The Carling Cup draw has been made, and we’ll be facing Liverpool for the first time since the unlikely pairing of Aliadiere and Baptista led us to a remarkable 6-3 triumph at Anfield in January 2007.
Some may be disappointed that the kids have to face such a big side so early in the competition, but I’m not. After a shock-free round last week, only three of the remaining sixteen are from outside the Premiership, so we were always likely to face opposition from our league. What you want, as with any cup draw, is a home tie. And we got it.
But the real reason Liverpool are such great opponents is that of all the top four sides, they have the thinnest squad, a weakness that this competition has exposed in recent seasons. Like the rest of the top sides, Liverpool play reserves and youths in the Carling Cup, but unlike the rest, those players often flatter to deceive.
That might sound like quite an inflammatory comment, and isn’t intended that way – Liverpool have a fantastic first team these days, but the problem they have is that injuries hit them harder than anyone. Torres is up there with the hottest properties in world football, but if he gets injured, the likes of Voronin and Ngog will start playing on a regular basis. Irreplaceable as Torres is, a team of Liverpool’s stature should not suffer from such a gulf in class.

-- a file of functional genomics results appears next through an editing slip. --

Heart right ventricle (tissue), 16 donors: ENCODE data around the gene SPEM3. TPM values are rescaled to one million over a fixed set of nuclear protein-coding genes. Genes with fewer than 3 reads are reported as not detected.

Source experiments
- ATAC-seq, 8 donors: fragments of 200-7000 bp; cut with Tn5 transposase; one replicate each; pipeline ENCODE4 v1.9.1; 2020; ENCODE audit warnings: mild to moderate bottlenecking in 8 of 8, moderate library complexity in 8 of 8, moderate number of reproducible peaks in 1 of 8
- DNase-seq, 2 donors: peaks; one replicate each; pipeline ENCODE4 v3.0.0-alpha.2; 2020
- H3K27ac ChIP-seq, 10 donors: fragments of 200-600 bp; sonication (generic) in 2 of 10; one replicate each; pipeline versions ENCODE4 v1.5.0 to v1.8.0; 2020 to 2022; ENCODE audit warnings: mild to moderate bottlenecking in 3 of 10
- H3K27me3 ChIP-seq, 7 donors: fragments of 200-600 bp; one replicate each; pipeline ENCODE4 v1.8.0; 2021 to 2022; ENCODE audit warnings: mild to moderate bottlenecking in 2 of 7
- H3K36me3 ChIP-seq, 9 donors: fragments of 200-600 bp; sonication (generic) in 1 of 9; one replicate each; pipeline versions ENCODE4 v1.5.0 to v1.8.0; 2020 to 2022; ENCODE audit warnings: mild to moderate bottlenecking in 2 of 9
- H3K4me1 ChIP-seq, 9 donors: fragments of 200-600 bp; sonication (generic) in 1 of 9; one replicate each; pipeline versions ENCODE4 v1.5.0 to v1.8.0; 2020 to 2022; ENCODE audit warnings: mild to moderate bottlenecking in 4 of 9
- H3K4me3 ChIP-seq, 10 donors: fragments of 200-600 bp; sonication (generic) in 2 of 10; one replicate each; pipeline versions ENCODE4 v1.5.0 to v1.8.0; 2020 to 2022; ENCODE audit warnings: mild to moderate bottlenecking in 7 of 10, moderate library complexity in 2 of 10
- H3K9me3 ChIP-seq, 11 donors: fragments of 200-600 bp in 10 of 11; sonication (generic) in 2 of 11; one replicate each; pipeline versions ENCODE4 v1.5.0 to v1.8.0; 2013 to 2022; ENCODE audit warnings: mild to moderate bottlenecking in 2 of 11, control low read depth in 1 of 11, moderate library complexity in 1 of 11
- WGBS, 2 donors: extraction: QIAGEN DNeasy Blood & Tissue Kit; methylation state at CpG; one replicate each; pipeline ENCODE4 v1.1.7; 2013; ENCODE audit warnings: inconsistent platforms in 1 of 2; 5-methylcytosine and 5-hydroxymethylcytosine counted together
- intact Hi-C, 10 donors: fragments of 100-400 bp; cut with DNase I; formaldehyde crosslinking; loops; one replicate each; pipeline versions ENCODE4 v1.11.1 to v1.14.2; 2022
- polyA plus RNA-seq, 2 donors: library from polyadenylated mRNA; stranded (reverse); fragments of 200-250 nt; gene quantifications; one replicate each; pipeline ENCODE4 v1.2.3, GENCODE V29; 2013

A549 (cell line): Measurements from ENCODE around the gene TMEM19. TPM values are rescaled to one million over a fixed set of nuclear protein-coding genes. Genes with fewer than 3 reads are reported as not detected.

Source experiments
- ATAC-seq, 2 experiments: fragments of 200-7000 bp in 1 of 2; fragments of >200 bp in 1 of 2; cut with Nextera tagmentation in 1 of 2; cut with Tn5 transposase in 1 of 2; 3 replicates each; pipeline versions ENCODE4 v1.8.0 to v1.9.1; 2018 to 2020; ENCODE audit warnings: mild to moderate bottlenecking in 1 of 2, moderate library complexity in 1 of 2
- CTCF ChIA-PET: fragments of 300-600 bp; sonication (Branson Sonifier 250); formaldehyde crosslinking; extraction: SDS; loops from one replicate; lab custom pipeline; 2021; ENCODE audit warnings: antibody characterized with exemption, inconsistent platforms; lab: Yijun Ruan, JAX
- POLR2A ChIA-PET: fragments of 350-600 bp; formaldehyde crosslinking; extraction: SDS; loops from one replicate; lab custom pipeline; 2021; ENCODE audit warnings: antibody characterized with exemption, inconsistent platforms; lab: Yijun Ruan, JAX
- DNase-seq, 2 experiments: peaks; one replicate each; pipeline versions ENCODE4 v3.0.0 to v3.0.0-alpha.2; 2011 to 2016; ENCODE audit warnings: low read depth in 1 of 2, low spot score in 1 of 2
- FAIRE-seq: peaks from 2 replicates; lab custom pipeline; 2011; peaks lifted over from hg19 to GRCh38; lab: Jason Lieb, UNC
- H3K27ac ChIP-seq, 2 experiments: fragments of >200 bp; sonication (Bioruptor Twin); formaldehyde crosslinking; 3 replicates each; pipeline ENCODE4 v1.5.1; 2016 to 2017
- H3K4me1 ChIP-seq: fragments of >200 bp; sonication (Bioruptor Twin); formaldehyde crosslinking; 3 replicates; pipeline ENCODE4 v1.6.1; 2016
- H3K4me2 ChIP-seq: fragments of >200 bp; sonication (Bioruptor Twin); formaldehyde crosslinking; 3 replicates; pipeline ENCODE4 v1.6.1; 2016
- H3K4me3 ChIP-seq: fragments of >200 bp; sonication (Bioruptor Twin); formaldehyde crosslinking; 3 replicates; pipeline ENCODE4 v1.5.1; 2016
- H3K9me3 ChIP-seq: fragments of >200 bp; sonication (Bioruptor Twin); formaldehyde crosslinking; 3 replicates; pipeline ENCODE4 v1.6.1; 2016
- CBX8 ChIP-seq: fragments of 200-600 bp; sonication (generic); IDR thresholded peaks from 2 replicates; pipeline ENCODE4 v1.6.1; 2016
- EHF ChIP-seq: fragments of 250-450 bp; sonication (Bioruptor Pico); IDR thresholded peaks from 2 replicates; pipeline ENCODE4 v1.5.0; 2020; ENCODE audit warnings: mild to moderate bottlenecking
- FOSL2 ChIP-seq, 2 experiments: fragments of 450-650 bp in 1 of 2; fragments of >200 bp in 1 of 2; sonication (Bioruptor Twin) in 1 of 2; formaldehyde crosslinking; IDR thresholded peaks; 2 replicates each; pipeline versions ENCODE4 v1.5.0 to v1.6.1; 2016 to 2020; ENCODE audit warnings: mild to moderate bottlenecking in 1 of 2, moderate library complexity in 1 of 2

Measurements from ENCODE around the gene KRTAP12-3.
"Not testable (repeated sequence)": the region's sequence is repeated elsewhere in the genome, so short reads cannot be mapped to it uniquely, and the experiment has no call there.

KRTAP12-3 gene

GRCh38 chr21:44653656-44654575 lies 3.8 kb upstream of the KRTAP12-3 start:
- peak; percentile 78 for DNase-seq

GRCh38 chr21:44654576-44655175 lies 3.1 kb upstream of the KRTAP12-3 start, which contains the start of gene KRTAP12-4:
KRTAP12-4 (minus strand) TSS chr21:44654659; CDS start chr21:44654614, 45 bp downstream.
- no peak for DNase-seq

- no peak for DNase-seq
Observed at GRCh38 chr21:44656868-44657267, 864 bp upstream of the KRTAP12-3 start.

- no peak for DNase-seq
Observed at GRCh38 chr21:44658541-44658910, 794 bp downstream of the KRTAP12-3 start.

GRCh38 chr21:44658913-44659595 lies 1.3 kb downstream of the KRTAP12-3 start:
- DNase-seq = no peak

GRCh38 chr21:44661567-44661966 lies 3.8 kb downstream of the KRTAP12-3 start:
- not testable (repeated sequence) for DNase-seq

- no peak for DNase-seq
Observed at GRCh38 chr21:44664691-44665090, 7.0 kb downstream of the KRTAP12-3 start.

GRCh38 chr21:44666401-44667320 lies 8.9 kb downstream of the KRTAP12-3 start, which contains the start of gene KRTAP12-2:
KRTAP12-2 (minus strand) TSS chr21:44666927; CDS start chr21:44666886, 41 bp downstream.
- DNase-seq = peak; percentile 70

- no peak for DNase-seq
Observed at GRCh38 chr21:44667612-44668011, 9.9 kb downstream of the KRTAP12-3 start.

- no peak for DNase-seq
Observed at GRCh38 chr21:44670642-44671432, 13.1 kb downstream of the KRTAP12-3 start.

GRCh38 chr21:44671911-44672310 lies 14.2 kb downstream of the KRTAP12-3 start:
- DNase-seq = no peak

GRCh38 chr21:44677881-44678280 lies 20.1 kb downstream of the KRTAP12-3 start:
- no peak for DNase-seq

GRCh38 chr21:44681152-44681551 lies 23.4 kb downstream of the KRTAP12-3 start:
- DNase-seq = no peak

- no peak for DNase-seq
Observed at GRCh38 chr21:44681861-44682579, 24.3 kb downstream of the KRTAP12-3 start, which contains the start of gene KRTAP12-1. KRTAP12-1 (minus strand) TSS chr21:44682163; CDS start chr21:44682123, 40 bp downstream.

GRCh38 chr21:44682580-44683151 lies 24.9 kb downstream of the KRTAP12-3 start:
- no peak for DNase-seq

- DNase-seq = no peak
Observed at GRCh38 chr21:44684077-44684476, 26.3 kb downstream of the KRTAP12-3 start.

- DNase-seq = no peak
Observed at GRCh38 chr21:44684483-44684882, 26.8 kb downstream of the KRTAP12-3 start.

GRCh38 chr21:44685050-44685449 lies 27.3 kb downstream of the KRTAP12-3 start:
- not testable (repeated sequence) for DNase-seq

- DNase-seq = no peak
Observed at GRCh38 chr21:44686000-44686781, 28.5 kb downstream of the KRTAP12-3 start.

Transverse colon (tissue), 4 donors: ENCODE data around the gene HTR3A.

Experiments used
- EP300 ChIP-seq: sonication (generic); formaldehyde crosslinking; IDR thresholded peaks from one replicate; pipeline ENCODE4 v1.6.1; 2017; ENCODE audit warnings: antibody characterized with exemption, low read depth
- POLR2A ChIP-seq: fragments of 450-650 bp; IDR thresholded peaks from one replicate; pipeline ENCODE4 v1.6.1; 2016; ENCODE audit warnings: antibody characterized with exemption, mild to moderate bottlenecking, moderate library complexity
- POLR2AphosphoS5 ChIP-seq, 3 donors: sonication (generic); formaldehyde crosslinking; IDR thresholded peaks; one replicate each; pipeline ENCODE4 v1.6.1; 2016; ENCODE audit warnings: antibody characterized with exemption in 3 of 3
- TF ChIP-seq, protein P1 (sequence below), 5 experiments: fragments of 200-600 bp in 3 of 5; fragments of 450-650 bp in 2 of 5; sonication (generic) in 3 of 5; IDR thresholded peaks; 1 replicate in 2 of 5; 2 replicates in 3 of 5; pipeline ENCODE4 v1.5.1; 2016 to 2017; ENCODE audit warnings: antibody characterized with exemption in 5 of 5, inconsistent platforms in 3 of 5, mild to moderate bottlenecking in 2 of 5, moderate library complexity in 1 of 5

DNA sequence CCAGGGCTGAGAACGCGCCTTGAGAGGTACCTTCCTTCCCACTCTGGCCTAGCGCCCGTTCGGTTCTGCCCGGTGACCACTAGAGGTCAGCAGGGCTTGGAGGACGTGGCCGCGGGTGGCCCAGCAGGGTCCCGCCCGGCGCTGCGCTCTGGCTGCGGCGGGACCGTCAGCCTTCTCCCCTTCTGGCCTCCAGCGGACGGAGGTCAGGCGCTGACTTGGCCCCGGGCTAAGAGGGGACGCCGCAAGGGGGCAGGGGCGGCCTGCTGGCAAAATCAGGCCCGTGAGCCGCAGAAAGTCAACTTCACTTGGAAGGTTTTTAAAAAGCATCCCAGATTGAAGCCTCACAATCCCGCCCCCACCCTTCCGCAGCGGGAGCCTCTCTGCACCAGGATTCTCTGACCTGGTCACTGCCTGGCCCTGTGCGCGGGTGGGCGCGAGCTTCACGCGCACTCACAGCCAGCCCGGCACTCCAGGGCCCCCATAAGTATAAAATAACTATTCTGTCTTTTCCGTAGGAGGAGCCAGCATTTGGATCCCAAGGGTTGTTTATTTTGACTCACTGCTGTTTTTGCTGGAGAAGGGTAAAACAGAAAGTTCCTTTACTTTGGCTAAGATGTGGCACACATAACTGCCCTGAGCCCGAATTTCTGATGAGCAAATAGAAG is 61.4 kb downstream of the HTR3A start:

As an example, one of Voronin or Ngog is third choice striker at Liverpool. Vela seems to be a far bigger talent than either, and is probably struggling to be fifth choice for us. And we’re supposed to lack strength in depth.
I watched most of the Leeds-Liverpool tie last week, and I have to say I was distinctly underwhelmed. If Liverpool are to challenge for trophies this season, they need to not call on too many of those players on a regular basis. It suddenly becomes unsurprising that Benitez blames injuries to Torres and Gerrard for not lifting the title last season, but so wide is the chasm in quality between them and their replacements that injuries due to overexertion become a certainty.
A tough draw in this round was likely, given the strength of opposition remaining in the competition. But tricky as Liverpool will be, ties with Chelsea, Man City and even Spurs would probably be harder given their propensity for fielding sides closer to their strongest eleven.
But Liverpool at home, aside from being a glamorous tie, provides a fantastic opportunity for the kids to win a genuinely big match, roared on by what is likely to be a capacity crowd. They aren’t likely to surprise us by fielding a strong team, as the tie falls three days after their match with United, and three days before a tricky trip to Fulham. It’ll be kids v kids.
It promises to be a great tie, and I have a lot of faith in the youngsters rising to the occasion.